AFI Movie Club: MUDBOUND
MUDBOUND is directed by Dee Rees and features cinematography by Rachel Morrison, a graduate of the AFI Conservatory. The film made history at the Oscars® – Morrison became the first women nominated for Best Cinematography and Rees was the first black woman nominated for Best Adapted Screenplay.
In this exclusive AFI Archive video, MUDBOUND cinematographer Rachel Morrison talks about the challenges of shooting in the mud and rain:
Movie Trivia about TODAY’S FILM
-DID YOU KNOW the film is based on a novel by Hillary Jordan? The book was awarded the Bellwether Prize for fiction, founded by author Barbara Kingsolver and awarded biennially to an unpublished work of fiction that addresses issues of social justice?
-DID YOU KNOW that Cassian Elwes – who is passionate about independent films (and cofounded the Horizon Award for young female directors) – wanted to find the right a director with a female point of view? That’s how it landed in the lap of Dee Rees, who was previously known for her breakout hit PARIAH.
-DID YOU KNOW when Dee Rees came on board, she shifted the script’s focus from the white family of Henry and Laura McAllan (Jason Clarke and Carey Mulligan) to a balanced two-family drama with PARIAH star Rob Morgan and Mary J. Blige as the parents whose family has worked the land for generations? For her work, Dee Rees became the first black woman to be nominated for the Academy Award® for Best Adapted Screenplay.
-DID YOU KNOW to get the right aesthetic, the filmmakers looked at old Works Progress Administration artwork; vintage black-and-white photos from Walker Evans, Robert Frank and sculptor-painter Mary Frank; Whitfield Lovell’s tone-on-tone contemporary portraiture; and Les Blank’s documentaries of the old South?
-DID YOU KNOW that MUDBOUND set a Sundance sales record in 2017 when it sold to Netflix for $12.5 million?
-DID YOU KNOW for her work on MUDBOUND, Rachel Morrison (AFI Class of 2006) became the first woman ever to be nominated for the Academy Award® for Best Cinematography?
-DID YOU KNOW MUDBOUND became the first non-documentary feature distributed by a streaming service (in this instance Netflix) to be nominated for an Academy AwardÒ?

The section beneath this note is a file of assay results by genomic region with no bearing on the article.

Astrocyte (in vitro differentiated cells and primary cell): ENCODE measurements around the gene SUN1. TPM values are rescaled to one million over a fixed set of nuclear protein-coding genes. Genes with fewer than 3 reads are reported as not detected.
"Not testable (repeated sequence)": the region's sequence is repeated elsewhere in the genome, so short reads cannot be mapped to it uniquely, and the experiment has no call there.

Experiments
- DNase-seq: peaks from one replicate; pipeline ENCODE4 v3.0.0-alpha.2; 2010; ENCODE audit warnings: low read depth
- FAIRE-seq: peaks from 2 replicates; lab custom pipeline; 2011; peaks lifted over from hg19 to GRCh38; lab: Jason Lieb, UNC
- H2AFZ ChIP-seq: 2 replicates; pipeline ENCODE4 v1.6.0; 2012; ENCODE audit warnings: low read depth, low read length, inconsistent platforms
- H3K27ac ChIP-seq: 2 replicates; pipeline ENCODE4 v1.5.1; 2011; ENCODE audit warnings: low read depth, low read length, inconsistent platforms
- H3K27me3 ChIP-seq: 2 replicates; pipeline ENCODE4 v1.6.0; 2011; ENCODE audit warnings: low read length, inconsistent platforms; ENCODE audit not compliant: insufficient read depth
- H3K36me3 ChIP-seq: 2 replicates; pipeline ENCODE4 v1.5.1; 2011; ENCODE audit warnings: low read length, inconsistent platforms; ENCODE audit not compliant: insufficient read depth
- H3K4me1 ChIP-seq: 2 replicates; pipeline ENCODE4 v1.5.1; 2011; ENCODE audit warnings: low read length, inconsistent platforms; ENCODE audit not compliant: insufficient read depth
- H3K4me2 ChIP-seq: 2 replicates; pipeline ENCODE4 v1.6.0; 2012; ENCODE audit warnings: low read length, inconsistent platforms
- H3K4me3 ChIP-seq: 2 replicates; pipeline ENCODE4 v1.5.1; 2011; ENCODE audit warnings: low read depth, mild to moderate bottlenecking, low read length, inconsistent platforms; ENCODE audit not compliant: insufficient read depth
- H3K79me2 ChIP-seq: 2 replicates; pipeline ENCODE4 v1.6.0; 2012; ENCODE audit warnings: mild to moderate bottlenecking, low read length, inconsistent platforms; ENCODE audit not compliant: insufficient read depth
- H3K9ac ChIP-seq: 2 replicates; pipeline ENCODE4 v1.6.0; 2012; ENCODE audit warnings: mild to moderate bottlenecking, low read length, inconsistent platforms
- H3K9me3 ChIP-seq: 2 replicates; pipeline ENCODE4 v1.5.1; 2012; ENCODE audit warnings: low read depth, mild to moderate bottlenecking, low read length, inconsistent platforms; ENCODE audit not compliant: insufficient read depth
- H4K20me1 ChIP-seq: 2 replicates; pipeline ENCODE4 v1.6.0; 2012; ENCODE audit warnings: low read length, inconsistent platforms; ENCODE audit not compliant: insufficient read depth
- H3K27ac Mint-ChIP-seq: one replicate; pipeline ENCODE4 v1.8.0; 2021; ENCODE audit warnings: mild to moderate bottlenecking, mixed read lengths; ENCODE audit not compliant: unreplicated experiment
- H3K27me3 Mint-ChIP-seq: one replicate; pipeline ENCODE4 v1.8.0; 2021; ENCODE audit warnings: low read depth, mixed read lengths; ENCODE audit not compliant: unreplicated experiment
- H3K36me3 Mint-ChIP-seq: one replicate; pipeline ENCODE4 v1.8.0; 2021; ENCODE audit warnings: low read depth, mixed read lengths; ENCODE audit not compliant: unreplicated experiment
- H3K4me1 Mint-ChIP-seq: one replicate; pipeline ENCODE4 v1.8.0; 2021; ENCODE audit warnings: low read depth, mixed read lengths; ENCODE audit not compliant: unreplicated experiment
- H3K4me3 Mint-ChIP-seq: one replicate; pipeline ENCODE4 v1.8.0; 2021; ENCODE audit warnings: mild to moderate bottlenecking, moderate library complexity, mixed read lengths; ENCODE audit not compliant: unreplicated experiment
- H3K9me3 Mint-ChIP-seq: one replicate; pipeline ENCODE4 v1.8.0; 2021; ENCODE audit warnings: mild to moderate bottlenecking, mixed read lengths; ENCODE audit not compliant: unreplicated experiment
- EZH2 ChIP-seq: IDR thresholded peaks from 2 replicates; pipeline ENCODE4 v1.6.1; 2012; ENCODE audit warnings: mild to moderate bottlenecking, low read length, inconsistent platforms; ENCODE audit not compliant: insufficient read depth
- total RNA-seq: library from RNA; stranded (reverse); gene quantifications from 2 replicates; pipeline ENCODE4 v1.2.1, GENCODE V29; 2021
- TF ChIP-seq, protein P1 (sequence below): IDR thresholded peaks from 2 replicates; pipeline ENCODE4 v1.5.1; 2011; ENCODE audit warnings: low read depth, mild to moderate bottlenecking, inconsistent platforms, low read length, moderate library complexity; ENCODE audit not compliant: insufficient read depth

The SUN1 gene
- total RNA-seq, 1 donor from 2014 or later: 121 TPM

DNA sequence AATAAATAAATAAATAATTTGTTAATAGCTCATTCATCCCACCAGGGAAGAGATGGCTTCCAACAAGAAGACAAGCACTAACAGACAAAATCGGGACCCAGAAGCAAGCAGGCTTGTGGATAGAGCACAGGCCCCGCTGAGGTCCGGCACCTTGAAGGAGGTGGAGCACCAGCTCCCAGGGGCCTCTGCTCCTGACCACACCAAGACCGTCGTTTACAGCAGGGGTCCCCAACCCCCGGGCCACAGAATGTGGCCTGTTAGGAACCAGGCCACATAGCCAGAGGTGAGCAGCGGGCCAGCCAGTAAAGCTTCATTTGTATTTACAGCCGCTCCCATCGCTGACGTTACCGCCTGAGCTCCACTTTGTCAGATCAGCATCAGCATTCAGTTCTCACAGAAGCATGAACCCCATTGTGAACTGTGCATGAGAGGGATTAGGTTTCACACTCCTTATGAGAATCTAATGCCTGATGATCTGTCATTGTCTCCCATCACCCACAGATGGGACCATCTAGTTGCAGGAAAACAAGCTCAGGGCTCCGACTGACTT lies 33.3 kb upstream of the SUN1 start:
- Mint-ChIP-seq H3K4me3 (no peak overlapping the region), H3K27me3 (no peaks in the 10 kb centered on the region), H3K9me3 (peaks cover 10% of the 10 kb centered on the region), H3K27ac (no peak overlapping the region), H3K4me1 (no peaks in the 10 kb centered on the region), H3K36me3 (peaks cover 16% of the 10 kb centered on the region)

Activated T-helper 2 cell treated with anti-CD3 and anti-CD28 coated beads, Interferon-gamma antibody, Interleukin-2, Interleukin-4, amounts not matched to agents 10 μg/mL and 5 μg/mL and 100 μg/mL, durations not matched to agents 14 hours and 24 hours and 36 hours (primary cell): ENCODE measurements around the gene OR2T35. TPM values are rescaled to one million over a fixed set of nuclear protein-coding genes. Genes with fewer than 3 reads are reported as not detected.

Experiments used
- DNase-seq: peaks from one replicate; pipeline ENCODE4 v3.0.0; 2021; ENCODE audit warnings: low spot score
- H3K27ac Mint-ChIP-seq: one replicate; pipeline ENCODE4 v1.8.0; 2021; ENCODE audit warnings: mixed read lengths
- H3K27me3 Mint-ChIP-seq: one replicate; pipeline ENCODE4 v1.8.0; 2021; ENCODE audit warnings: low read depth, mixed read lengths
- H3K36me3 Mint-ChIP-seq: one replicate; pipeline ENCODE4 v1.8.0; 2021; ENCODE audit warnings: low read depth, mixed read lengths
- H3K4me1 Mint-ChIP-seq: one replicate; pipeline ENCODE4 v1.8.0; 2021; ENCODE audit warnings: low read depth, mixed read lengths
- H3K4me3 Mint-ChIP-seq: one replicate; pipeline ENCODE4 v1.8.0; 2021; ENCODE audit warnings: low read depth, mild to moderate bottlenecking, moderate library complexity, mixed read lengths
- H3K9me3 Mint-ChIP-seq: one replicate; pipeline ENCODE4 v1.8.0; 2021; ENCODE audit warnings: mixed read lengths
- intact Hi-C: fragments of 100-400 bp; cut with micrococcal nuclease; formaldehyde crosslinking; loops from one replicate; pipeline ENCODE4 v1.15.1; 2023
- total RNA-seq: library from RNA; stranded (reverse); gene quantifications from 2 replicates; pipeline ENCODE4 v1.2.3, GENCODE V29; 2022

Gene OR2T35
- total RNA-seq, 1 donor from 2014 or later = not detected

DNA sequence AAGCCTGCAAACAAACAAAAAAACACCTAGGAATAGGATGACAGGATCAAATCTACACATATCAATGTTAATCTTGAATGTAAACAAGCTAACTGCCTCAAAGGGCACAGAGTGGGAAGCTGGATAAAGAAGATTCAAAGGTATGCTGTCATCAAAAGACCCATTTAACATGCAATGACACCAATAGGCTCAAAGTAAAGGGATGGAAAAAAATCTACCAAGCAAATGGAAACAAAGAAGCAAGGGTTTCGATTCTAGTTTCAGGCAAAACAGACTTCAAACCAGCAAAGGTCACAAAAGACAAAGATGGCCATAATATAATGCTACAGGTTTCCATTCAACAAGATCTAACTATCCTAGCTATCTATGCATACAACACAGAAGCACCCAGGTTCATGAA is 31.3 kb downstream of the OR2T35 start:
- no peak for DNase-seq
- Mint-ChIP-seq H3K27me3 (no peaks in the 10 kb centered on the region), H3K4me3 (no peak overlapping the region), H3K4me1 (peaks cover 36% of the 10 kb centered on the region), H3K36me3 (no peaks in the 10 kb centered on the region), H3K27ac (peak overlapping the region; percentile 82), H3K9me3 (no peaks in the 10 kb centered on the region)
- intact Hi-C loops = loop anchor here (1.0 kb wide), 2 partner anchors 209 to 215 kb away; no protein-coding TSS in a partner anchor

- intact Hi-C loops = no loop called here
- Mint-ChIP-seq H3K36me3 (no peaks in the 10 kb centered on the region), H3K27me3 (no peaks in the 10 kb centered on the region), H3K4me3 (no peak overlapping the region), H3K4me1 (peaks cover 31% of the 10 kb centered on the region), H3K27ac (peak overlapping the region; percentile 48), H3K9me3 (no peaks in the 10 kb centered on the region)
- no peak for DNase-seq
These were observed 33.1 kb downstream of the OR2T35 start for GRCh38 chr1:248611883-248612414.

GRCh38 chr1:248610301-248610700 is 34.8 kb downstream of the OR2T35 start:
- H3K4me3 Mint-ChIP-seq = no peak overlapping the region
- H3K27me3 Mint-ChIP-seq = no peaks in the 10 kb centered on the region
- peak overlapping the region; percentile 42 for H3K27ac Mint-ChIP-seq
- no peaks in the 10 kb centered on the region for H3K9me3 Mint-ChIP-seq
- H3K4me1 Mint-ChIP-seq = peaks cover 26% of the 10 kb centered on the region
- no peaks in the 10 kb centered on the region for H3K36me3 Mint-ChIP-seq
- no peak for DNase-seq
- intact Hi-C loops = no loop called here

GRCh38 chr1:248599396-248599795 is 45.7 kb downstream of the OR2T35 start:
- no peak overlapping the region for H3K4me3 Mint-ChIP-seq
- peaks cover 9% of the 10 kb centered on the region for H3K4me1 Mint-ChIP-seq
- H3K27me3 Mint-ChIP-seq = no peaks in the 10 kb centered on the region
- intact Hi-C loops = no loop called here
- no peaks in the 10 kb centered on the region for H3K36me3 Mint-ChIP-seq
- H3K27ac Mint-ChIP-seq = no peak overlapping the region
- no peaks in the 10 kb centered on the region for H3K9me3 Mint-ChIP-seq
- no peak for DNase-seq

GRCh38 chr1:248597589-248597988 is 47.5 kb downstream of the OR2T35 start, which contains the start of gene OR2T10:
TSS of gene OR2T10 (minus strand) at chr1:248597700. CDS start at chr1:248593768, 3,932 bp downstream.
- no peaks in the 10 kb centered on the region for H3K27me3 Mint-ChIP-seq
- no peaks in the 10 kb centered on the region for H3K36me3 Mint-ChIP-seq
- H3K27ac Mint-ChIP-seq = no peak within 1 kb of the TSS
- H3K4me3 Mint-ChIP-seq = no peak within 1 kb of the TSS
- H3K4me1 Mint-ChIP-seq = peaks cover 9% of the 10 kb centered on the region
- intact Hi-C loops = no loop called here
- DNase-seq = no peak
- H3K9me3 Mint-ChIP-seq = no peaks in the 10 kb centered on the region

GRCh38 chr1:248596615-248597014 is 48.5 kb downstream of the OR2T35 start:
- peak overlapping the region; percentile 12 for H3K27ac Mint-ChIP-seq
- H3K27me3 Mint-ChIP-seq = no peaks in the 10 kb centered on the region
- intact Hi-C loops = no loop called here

-DID YOU KNOW “Mighty River” is the third original song Mary J. Blige has written for a movie? She co-wrote it with Raphael Saadiq and Taura Stinson. Her other contributions include “I Can See in Color” from PRECIOUS and “The Living Proof” from THE HELP. Thanks to MUDBOUND, Mary J. Blige became the first black woman to receive multiple Oscar® nominations in a single year – for Best Supporting Actress and Original Song.
-DID YOU KNOW that Dee Rees asked Rachel Morrison to focus on “the idea of the American dream vs. the American reality” when preparing to shoot MUDBOUND? Consequently, Morrison researched books by Farm Security Administration photographers for reference points regarding color and composition, including the work of Dorothea Lange, Arthur Rothstein and Ben Shahn.
The movie doesn’t end at the credits: Family-friendly Discussion Questions
-How did the film adaptation differ from Hillary Jordan’s novel?
-Why do you think Dee Rees took creative license and shifted the perspective of the film?
-How did the war somewhat level the playing field? Why does Ronsel feel betrayed as a black veteran?
-What is the significance of the title? What role does the Mississippi landscape play?
-What does the film have to say about the intractable forces of racism in the United States? How have we made progress and how do we still have much-needed work to do?
-How does the film depict the camaraderie between Ronsel and Jamie? What did they have common that enabled them to build a friendship?
-What did you think of Rachel Morrison’s gritty cinematography? Could you see the influence of photographers like Dorothea Lange who depicted the Social Realism movement?
-Dee Rees became the first black woman to be nominated for the Academy AwardÒ for Best Adapted Screenplay while Rachel Morrison became the first woman nominated for the Best Cinematography Oscar®. What did these acknowledgments mean to you and what do they mean for the industry at large? What impact do you think it will have on emerging female filmmakers of color and female cinematographers?
-How would you rate MUDBOUND?
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